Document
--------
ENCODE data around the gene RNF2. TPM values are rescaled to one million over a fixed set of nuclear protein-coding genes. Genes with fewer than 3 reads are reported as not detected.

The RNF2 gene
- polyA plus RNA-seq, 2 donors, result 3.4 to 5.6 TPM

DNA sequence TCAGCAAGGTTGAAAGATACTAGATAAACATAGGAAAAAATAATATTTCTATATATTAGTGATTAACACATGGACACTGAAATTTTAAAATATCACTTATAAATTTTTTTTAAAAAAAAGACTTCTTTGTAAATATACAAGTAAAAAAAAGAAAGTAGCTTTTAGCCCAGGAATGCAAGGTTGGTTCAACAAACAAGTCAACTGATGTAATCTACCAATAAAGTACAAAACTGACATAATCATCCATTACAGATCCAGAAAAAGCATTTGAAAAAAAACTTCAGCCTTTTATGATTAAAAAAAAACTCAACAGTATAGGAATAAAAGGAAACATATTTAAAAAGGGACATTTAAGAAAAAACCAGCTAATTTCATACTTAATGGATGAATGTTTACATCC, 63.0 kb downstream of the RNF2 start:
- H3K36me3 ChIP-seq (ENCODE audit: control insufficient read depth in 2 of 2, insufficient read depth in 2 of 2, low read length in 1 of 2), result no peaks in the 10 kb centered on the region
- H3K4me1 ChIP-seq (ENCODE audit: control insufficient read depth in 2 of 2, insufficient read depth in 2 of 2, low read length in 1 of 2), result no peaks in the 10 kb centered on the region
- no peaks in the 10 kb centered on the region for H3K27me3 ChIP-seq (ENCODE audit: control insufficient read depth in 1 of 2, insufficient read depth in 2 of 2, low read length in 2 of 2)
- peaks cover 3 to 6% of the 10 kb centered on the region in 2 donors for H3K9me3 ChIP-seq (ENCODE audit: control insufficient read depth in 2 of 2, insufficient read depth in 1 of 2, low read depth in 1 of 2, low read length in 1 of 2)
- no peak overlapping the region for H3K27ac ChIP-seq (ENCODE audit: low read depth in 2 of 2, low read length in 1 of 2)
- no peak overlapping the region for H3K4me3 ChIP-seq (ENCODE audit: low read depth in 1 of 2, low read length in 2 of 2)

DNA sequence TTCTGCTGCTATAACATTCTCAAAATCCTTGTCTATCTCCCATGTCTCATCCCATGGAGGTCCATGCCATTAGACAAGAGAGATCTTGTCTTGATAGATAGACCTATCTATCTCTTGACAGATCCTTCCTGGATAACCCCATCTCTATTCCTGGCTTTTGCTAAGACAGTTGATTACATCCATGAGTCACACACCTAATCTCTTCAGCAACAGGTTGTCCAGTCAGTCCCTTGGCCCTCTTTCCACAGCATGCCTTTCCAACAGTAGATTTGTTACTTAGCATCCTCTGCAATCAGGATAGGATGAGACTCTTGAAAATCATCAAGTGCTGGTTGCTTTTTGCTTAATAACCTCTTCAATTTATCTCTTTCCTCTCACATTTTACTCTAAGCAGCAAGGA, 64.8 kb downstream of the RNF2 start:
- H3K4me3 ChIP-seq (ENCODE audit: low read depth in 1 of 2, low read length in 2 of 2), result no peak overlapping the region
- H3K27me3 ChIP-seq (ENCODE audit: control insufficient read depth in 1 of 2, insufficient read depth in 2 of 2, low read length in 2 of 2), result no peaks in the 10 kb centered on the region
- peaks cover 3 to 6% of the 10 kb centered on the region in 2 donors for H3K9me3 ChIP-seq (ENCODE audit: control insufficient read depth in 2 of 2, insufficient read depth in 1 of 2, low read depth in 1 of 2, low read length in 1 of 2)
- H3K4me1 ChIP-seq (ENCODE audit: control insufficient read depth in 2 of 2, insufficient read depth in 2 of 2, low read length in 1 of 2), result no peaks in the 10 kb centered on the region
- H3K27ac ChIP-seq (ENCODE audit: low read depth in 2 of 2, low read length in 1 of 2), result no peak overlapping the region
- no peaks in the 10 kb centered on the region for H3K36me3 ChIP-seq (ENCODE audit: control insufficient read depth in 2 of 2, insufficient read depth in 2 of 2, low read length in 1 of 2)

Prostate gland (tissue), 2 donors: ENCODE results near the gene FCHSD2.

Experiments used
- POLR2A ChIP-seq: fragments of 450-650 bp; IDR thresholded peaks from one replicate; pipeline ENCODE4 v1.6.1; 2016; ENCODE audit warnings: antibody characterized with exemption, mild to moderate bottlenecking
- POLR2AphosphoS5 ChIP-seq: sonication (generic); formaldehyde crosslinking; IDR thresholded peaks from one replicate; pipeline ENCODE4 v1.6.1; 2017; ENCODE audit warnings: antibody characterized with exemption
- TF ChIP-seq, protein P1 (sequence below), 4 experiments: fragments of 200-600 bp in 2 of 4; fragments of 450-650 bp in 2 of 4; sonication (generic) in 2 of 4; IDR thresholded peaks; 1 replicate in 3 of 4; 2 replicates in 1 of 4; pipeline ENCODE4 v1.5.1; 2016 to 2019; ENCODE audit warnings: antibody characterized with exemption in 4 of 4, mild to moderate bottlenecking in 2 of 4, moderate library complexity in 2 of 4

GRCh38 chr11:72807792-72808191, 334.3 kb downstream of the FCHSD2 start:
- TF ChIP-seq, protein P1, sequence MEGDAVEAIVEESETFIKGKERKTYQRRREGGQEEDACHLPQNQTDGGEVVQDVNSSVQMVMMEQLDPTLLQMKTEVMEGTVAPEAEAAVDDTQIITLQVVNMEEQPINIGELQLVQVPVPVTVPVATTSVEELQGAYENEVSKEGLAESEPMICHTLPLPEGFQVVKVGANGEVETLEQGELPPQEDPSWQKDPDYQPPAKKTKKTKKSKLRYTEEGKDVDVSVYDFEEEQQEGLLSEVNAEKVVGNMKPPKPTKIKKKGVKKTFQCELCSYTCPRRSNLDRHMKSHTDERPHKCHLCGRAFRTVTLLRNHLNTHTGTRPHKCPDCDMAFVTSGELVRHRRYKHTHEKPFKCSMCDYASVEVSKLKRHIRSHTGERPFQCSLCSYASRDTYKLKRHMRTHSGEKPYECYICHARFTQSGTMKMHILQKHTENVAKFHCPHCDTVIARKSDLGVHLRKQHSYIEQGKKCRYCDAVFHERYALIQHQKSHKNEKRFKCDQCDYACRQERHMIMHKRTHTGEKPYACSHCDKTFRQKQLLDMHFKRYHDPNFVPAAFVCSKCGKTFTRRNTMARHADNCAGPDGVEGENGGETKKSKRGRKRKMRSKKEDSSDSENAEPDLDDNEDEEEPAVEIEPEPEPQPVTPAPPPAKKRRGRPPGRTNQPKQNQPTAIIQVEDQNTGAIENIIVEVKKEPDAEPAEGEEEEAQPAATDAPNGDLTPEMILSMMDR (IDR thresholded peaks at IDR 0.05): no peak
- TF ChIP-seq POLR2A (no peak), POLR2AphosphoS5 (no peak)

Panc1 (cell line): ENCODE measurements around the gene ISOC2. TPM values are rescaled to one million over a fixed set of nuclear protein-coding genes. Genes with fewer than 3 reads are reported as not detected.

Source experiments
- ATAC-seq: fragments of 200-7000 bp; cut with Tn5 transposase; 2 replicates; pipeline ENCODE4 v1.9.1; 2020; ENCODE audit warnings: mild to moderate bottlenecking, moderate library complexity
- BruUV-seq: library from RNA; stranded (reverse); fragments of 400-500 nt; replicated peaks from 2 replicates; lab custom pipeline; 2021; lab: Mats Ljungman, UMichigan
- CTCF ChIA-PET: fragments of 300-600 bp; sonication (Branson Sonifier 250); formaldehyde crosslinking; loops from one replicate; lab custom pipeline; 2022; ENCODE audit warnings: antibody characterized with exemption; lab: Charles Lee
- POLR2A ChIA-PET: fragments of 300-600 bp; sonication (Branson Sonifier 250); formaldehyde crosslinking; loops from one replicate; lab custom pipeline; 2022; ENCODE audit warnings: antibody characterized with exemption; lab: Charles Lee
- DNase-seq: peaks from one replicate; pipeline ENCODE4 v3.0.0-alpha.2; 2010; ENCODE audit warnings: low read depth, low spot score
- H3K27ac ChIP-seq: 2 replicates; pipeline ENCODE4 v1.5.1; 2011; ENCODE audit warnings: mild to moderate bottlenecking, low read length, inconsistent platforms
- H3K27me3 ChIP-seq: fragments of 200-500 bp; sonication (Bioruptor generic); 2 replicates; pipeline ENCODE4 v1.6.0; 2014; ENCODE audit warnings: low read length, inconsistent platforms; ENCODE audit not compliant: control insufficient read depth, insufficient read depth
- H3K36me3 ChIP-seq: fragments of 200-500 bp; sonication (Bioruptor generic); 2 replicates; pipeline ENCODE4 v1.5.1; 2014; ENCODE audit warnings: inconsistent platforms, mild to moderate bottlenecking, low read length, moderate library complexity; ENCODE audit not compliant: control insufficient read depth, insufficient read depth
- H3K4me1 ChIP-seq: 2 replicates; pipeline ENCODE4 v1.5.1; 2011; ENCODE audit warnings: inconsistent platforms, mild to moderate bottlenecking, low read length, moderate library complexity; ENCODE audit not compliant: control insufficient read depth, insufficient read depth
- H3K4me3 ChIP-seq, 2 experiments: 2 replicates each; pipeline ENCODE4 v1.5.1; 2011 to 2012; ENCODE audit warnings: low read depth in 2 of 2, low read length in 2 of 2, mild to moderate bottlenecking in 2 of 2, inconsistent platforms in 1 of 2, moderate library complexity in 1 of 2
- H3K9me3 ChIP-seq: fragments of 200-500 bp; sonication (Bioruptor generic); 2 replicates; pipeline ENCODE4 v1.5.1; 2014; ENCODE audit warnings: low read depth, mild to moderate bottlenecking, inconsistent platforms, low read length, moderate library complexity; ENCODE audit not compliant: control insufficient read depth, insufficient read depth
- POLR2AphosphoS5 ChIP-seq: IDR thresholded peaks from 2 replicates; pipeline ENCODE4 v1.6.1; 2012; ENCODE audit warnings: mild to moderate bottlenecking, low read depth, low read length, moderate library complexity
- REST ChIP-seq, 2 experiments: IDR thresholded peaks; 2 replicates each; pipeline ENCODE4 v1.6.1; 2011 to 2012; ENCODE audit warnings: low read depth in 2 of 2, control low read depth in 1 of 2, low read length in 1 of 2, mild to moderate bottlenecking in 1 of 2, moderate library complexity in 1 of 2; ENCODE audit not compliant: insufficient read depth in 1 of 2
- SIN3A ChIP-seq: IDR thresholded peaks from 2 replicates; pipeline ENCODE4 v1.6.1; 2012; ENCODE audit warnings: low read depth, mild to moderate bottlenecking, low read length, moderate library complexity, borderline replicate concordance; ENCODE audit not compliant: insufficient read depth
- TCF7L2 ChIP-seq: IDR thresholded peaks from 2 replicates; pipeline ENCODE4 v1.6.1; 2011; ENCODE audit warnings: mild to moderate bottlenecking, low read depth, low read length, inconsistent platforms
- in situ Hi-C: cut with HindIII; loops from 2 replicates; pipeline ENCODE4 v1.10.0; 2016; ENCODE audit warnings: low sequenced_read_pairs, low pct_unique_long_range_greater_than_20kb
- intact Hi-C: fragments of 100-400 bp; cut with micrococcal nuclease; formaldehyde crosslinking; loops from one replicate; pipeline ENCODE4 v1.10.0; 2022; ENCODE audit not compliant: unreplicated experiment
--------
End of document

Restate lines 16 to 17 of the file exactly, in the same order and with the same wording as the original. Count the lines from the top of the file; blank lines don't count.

- H3K27ac ChIP-seq (ENCODE audit: low read depth in 2 of 2, low read length in 1 of 2), result no peak overlapping the region
- no peaks in the 10 kb centered on the region for H3K36me3 ChIP-seq (ENCODE audit: control insufficient read depth in 2 of 2, insufficient read depth in 2 of 2, low read length in 1 of 2)